No. The planned cuts aren't large enough to cripple the federal government. But if they do take place, it will mean that some military deployments may be cancelled, federal agencies and offices like the Transportation Security Administration and Department of Agriculture will reduce services, and some federal employees may be furloughed, asked to involuntarily take off a certain amount of time per week. There may be some alternatives to furloughs, as Jeffrey Zients, Deputy Director of the Office of Management and Budget, said in a memo last month. Those could include government hiring freezes, the release of temporary employees, and incentives for existing employees to retire early. But many Americans can lay some of their most basic concerns to rest: Grandma will not see her Social Security check reduced.

5. When would the cuts take place?

The cuts are scheduled to take effect March 1, but they wouldn’t come all at once. For the current fiscal year, the cuts would total $44 billion, which sounds like a ton of money but represents just 1.2 percent of planned federal outlays. Defense contractors likely would be among the individual industries hardest hit by the cuts, but even there layoffs remain “speculative and unforeseeable,” Assistant Secretary of Labor Jane Oates said. But the Pew Center on the States said cuts in discretionary defense spending could cost more than 400,000 jobs over the next 10 years in Florida, Maryland, Texas, California, and Virginia -- the top five states for defense contracting.

6.How are government agencies preparing?

The White House and some federal departments already have started to buckle down to prepare for the eventuality that sequestration will go through. Deputy Secretary of Defense Ashton Carter recently told the Senate Armed Services Committee that the Pentagon had cancelled deployment of the aircraft carrier U.S.S. Harry S Truman to the Middle East. The Navy has said that it would delay repairs to the submarine U.S.S. Miami. But officials have assured defense contractors that standing deals will be honored. Future contracts, however, could be imperiled. Other federal departments may be able to shift some funds around within their department from lower priority activities where funds were not cut to higher priority activities that are hit by the sequester.

7. What may the long-term effects be?

This is where it starts to get really political, because it depends on who you ask. To debt hawks, a force-fed fiscal enema like sequestration may be just the purgative a bloated government needs, and they argue it would be good for the economy in the long run. But outside that circle, the economic consequences don't look so good. The Bipartisan Policy Center says that the American economy may stand to lose 1 million jobs if the full package of cuts goes ahead on schedule. And the Congressional Budget Office noted that the planned cuts will act as a drag on the country’s overall economic growth over the coming fiscal year. The long-term economic ramifications of sequestration may take years to unfold in the lives of ordinary Americans if the cuts go ahead, but for legislators who can't figure out a better way to implement the cuts, the political blowback could come much more swiftly.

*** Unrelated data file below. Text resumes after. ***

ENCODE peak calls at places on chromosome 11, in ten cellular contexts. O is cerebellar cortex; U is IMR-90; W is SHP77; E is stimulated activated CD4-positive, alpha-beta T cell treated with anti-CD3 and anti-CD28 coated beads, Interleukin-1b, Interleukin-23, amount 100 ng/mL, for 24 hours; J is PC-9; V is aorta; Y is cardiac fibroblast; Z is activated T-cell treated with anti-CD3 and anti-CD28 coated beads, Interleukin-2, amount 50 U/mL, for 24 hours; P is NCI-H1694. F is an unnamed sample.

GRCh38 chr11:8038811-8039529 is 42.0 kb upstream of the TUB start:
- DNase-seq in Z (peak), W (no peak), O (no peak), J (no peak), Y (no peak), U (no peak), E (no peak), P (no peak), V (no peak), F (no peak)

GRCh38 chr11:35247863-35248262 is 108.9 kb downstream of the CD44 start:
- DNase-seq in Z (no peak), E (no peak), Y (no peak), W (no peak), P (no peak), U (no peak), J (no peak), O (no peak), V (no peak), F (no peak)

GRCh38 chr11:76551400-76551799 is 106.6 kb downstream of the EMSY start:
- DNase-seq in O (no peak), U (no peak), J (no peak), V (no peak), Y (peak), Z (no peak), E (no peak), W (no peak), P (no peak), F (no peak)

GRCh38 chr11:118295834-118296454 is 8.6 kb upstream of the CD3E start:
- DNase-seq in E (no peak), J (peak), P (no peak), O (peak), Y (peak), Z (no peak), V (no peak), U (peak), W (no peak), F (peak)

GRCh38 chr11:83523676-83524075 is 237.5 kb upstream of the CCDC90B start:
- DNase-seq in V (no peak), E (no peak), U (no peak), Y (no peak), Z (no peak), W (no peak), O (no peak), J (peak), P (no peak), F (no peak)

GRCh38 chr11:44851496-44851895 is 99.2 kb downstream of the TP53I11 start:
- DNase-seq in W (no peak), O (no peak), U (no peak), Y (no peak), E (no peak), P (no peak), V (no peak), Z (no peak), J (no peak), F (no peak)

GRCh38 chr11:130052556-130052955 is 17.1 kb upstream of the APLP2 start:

8. What can be done to stop it?

With both chambers of Congress on what House leaders call a “District Work Period” this week – also known as a recess – Democrats have called on Republican House leaders to reconvene and strike a deal. Speaker of the House John Boehner has said he’s opposed to the cuts, and has made the case it's up to the White House to break the impasse. Republicans have said they will only agree to a deal to avert the cuts if it includes a plan to cut an equivalent amount of government spending in more orderly fashion. Senate Democrats are backing a plan that includes new revenue generated by closing tax loopholes for the richest Americans. With the clock ticking down, the debate is beginning to resemble the one that set up this manufactured crisis in the first place.

NBC News' Tom Curry contributed to this report.